Our “administrative appeal” argues that both our group, “Save The Poudre”, and the “Cache la Poudre River” are legally entitled to challenge the state 401 certification. Both legal entities are adversely affected by NISP. The river would be severely drained and depleted by NISP — the list of negative impacts include the degradation of fish habitat, an increase in pollution including E coli bacteria, an increase in algae due to lower flows and warmer water, the drying up of water-cleansing wetlands, and others.
Obviously it’s the river’s health and water quality that we are arguing about — the State of Colorado and the U.S. government both have laws protecting the water quality in the river under the Clean Water Act — and so it’s clear that the river itself should be a named plaintiff in this legal action in addition to our organization, Save The Poudre.
The State of Colorado, joining with the dam-building agency, is trying to “dismiss” the river out of the legal fight altogether. Using obscure internet definitions of the word “entity”, the State argues in its Motion to Dismiss on July 16, 2020, that the Cache la Poudre River is a “watershed” but is not an “entity” and has no legal standing in the fight.
We fired back in our Response Brief today that the Cache la Poudre River is an “entity” by any reasonable definition of the word. Further, the Cache la Poudre obviously has legal rights because state and federal law regulate the water quality in the river as well as the existence of the river itself — in fact, several pollutants in the river are monitored and regulated, the City of Fort Collins’ wastewater treatment discharge into the river is meticulously regulated, the river has been given legal standing as “Wild and Scenic” by an Act of Congress, and sections of the river are listed as legally “impaired” by the CDPHE (see report here, slide #14). Finally, we argue that the City of Fort Collins makes repeated and significant claims that the Cache la Poudre River is important for the “social, environmental, and economic vitality” of the community, and thus the river itself has every legal right to participate in this battle as well as any court of law.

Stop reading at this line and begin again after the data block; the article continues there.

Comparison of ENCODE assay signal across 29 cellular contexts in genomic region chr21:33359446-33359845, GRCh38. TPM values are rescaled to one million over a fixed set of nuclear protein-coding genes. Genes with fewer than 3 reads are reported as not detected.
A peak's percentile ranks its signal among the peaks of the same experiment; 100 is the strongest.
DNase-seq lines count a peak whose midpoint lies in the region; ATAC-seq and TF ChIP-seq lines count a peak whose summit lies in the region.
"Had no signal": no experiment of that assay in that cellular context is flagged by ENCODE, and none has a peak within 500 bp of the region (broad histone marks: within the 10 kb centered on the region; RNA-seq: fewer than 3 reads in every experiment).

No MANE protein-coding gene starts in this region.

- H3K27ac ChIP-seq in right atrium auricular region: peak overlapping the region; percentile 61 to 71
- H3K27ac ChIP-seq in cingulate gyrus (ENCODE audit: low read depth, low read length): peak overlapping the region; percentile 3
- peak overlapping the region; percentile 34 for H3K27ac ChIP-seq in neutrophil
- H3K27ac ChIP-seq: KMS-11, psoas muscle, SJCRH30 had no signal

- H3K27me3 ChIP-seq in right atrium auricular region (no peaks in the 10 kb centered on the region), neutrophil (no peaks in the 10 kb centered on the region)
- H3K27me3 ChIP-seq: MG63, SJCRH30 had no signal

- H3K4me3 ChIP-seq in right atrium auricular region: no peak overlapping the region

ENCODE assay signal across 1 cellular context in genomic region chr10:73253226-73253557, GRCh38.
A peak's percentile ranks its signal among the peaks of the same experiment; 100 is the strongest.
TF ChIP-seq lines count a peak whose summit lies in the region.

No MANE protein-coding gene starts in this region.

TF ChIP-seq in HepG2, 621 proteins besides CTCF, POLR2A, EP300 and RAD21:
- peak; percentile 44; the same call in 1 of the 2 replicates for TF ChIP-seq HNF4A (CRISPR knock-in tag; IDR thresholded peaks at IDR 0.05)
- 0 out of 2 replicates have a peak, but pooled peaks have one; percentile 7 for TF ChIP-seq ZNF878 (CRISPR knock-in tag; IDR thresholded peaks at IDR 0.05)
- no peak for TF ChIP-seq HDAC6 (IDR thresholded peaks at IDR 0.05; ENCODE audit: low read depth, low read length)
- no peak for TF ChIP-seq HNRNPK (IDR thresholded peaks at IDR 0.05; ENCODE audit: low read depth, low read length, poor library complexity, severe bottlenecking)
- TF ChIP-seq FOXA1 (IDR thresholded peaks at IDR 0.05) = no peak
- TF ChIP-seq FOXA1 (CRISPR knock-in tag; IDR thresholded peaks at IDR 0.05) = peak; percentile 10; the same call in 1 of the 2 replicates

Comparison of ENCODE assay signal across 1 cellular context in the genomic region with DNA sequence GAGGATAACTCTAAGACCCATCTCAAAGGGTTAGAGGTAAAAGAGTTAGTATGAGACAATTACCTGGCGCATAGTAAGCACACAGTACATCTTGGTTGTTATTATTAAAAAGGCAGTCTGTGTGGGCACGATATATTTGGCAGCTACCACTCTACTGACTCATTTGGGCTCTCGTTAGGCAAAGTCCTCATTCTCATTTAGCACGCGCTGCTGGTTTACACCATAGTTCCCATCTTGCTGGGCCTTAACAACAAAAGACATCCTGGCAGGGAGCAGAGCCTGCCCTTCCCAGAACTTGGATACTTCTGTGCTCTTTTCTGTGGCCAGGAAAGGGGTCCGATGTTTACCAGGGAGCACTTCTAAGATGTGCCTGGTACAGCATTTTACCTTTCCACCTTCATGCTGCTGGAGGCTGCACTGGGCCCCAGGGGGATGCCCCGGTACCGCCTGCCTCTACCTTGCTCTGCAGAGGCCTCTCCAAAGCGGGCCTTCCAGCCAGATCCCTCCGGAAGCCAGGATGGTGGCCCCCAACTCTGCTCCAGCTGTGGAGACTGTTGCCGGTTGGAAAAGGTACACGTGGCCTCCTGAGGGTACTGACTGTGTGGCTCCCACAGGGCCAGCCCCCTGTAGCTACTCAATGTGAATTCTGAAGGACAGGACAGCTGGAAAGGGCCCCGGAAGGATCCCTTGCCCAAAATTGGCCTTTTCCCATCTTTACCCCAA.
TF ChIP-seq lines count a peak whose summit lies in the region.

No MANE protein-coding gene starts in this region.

This battle is not the same as the “Rights of Nature” court battle that occurred back in 2018 over the Colorado River (see story here). In that battle, plaintiffs were trying to confer new legal standing to the Colorado River that never before had been recognized by courts, although a past U.S. Supreme Court ruling mentioned that “Rights of Nature” are needed. Our legal battle on the Cache la Poudre River is simply trying to name the river itself as an injured party that can defend itself. Obviously, the Cache la Poudre River is an injured party in this entire debacle.
The State of Colorado and the dam-building agency are not trying to dismiss our organization, “Save The Poudre”, from the legal battle, and so there’s no risk that our challenge to the state permit won’t continue. The legal challenge over the state permit is playing out this Fall with a final hearing before the governor-appointed “Colorado Water Quality Control Commission” in November. Further, if the Commission rules against us in the broader state permit appeal, we can then file a lawsuit in state court — thus, the battle to fight the dam and save the Poudre will continue whether the “Cache la Poudre River” is named or not.
There’s no doubt that government agencies at all levels are working to undermine environmental laws to allow more and more dams and destruction of our environment and rivers. Federal attacks against the National Environmental Policy Act, Clean Water Act, and Endangered Species Act are playing out right now. But, this effort by the State of Colorado to disallow the naming of the Cache la Poudre River as an injured party in a legal proceeding seems to represent a new cudgel against protecting the natural world. In our Response Brief, we point out that the Cambridge dictionary defines an “entity” as “something having its own independent existence.” The State of Colorado CDPHE is trying to set a legal precedent that nature — and especially rivers in Colorado — do not independently exist.
The Cache la Poudre River is in the fight of its life against this proposed dam, and now is in a fight against the State of Colorado to legally exist at all.
This press release is posted here.